Long-term ecological and geomorphological investigations in the alpine tundra of the Mackenzie Mountains, NWT

Regions: Sahtu Settlement Area

Tags: physical sciences, ground temperature, permafrost, treeline

Principal Investigator: Mamet, Steve D (3)
Licence Number: 15744
Organization: University of Saskatchewan
Licenced Year(s): 2017 2016 2015 2014 2012 2010 2009 2008 2007 2006 2005 2004 2003
Issued: Aug 19, 2015
Project Team: Geoff Kershaw (Field assistant, Fort Nelson First Nation Lands Department)

Objective(s): To determine the long-term recovery of permafrost landforms after abandonment of the CANOL No. 1 project, including oil spills and gravel pits; and to determine the status of treeline.

Project Description: Objectives of this research project are to determine: 1) the status of permafrost landforms; 2) long-term recovery after abandonment of the CANOL No. 1 project, including oil spills and gravel pits; and, 3) the status of the treeline.

Since 1990, automated microclimate stations powered by solar cells have been operated in the study area. One station is located at each of five permafrost landforms called palsas (low peat covered mounds with permafrost cores). The stations keep a record of permafrost and near-surface temperatures. Depth of thaw is measured at several hundred permanent probing sites using a metal probe to penetrate through the thawed soil to the permafrost table.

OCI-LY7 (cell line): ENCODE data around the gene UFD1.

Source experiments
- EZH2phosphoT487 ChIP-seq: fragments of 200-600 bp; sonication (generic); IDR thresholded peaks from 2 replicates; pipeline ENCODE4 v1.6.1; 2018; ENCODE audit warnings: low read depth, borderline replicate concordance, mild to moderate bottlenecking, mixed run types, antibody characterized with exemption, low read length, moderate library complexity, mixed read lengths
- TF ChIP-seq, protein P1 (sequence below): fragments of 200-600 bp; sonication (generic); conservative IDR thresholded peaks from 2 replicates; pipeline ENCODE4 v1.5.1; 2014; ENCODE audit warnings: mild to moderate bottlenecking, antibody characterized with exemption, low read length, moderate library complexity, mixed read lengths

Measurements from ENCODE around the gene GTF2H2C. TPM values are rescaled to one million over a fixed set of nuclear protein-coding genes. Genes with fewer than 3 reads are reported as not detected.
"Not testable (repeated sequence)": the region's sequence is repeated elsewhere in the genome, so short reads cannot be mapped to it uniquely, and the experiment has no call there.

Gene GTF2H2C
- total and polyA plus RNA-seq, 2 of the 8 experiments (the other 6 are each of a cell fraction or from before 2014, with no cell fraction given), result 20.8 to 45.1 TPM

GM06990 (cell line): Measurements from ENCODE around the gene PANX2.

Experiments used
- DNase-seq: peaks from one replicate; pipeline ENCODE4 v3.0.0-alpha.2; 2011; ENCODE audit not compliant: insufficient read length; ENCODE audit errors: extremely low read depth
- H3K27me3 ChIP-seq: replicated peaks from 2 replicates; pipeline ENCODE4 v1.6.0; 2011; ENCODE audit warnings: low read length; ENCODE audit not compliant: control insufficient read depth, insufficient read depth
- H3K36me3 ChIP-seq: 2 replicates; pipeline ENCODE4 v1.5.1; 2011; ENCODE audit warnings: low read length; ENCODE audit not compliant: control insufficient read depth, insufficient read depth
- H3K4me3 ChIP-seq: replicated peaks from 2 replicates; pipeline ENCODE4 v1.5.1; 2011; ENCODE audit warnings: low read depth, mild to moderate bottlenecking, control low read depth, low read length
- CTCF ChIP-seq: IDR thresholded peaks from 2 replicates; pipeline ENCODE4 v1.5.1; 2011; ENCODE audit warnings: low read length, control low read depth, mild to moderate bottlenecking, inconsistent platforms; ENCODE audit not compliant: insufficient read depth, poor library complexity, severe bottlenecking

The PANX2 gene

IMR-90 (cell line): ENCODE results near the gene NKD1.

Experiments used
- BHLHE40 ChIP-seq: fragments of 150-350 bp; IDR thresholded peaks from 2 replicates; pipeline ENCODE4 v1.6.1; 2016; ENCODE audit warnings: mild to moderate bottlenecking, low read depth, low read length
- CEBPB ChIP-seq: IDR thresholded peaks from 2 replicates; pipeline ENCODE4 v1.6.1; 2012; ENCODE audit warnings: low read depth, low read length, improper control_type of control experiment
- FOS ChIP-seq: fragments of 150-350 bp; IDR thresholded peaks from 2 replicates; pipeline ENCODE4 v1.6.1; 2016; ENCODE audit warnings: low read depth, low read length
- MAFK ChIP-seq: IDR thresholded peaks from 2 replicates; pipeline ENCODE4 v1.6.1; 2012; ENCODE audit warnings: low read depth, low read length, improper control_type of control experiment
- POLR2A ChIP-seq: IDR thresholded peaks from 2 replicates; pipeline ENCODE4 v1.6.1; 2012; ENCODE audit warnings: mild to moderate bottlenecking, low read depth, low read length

Oil spills and gravel pits have been naturally recovering since the early 1940’s. Plant species and their characteristics on these disturbances have been monitored since the late 1970’s.

Tree cores are taken to determine the age of trees and to reconstruct past climate. Surveys are conducted to locate and measure seedlings to assess whether new trees are growing.

During the research team’s time there, the group receives lessons from local elders on the natural history and heritage of the area, as an exchange for presentations on the results of the monitoring of revegetation and treeline change during the last several decades.

Oral presentations of project results will be given to local and ephemeral residents, and tourists at Dechen la' Lodge. Academic publications will be prepared from the data collected on this project. An annual report will be prepared for both the Earthwatch Institute and the Garfield-Weston foundation.

The fieldwork for this study will be conducted from August 20, 2015 to December 31, 2015.